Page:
For individuals who are sitting on large gains in investment or business property, a 1031 exchange may be a viable option for deferring those gains. This article explains the benefits of a 1031 exchange, describes the three types of exchanges, and summarizes some of the key rules surrounding them.
Generally, when a taxpayer sells an investment property, he or she will recognize capital gains on the sale. Section 1031 of the IRS Code offers an exception that allows the taxpayer to defer those gains if he or she uses the proceeds to purchase another investment property.
Because this is a tax-deferral strategy, it is most effective if you believe that you will be in a lower tax bracket in the future and will be able to realize gains at a lower level, or if you intend to hold the replacement property (or continue exchanging property) until you pass away.
When you pass away, the cost basis of the replacement property may be adjusted in the hands of your heirs to reflect the fair market value as of your date of death, thereby erasing all of the built-in gains.
Types of 1031 exchanges
There are three different variations on the 1031 exchange:
- In a simultaneous exchange, property is sold and the proceeds are immediately used to purchase replacement property.
- In a deferred exchange, property is sold, the proceeds are held by a qualified intermediary, and replacement property is identified within specific time frames.
- In a reverse exchange, replacement property is purchased and the title is parked through an exchange accommodator. The relinquished property is later sold and the title is acquired from the exchange accommodator.
The rules surrounding 1031 exchanges can be complex and very stringent. If you don’t follow any of the applicable requirements to the letter, the tax deferral may be lost. Below is a very high-level summary of the most important rules. An accountant or tax attorney can discuss the specific requirements and limitations.
Same taxpayer ownership
Both the relinquished and replacement property must be owned by the same taxpayer. This can be an individual or an entity, such as a trust or business.
The properties being relinquished and purchased must be held as an investment or for use in a trade or business rather than for personal use. So while a gas station, a working farm or an apartment building could qualify as an exchange, a primary or vacation home would not. Nor would personal property such as art and collectibles.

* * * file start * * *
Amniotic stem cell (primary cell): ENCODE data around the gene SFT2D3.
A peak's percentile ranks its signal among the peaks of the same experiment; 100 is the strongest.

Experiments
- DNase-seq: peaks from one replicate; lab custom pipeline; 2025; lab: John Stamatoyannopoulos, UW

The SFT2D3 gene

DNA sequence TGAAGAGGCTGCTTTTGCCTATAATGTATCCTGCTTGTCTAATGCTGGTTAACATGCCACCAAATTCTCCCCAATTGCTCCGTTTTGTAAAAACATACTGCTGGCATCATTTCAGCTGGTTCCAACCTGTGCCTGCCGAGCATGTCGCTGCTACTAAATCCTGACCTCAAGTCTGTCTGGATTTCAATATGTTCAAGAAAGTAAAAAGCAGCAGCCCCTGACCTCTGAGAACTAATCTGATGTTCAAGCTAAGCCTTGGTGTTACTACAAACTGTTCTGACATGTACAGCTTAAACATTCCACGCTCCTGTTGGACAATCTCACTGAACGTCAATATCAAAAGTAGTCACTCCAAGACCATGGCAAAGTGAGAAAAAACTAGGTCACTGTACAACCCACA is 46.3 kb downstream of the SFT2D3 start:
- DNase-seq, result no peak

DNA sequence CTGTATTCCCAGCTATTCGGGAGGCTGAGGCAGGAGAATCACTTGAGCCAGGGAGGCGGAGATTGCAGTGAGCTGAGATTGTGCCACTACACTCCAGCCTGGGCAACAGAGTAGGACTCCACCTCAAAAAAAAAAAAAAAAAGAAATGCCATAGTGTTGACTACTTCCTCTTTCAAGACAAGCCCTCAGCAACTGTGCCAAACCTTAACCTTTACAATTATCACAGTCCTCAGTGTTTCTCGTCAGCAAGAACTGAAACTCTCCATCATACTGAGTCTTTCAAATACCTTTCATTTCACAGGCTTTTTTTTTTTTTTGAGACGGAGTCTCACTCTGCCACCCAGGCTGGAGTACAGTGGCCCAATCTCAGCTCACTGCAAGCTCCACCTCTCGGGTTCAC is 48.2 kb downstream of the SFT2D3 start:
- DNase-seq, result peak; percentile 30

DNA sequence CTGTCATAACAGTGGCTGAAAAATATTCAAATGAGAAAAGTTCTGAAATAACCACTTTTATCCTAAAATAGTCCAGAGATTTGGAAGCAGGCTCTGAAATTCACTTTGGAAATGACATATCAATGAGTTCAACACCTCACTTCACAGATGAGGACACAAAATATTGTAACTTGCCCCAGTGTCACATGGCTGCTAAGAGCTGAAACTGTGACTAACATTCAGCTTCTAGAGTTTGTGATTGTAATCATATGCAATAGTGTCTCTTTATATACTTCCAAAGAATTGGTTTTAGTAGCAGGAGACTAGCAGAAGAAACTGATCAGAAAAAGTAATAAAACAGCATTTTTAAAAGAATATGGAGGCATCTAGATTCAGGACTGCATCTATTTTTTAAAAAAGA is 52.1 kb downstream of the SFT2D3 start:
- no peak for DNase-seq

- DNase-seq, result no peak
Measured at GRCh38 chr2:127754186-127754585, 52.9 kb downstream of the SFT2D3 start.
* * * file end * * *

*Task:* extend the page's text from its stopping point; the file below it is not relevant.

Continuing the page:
Both properties must be similar enough to be considered “like-kind.” This means they should be of the same nature, character, or class. Most real estate is considered like-kind: For example, undeveloped land could be exchanged for land with a warehouse built on it.
Use of qualified intermediaries
The taxpayer must enter into an exchange agreement with a qualified intermediary to identify the transaction as a 1031 exchange. The exchange agreement must contain language that prohibits the taxpayer from receiving the proceeds of the sale. If a taxpayer takes possession of the proceeds, the transaction will not qualify as a 1031 exchange.
Time limits for non-simultaneous exchanges
There are specific time frames that must be satisfied for deferred or reverse exchanges to qualify as 1031 exchanges.
- Replacement property must be identified within 45 days of the closing of the relinquished property.
- The replacement property must be received or closed upon and the exchange completed no later than 180 days after the sale of the relinquished property or the due date (with extensions) of the income tax return for the year in which the relinquished property was sold, whichever is earlier.
Value and quantity of replacement property
The value of the replacement property must be equal to or greater than the value of the relinquished property for complete tax deferral. If the replacement property is purchased for less than the relinquished property was sold for, the difference will be taxable. Additionally, when the exchange is being done with real estate, there are rules surrounding the number of replacement properties that may be aggregated for an exchange.
1031 exchanges must be reported on IRS Form 8824 in the year in which the exchange occurred.
Recommended holding periods
Many practitioners recommend holding the replacement property through at least two tax returns to limit the risk of the IRS viewing the transactions as a sham exchange, done solely for the purposes of deferring gains.
Since these transactions can be very complex, consulting with a tax advisor, financial advisor and other experts who know the rules surrounding the exchanges and the options available for replacement property can help you decide if this strategy aligns with your tax and estate planning objectives.
Dan Flanagan is a financial advisor located at Canby Financial Advisors, 161 Worcester Road, Framingham, MA 01701. He offers securities and advisory services as an Investment Adviser Representative of Commonwealth Financial Network®, Member FINRA/SIPC, a Registered Investment Adviser. He can be reached at 508.598.1082 or at firstname.lastname@example.org
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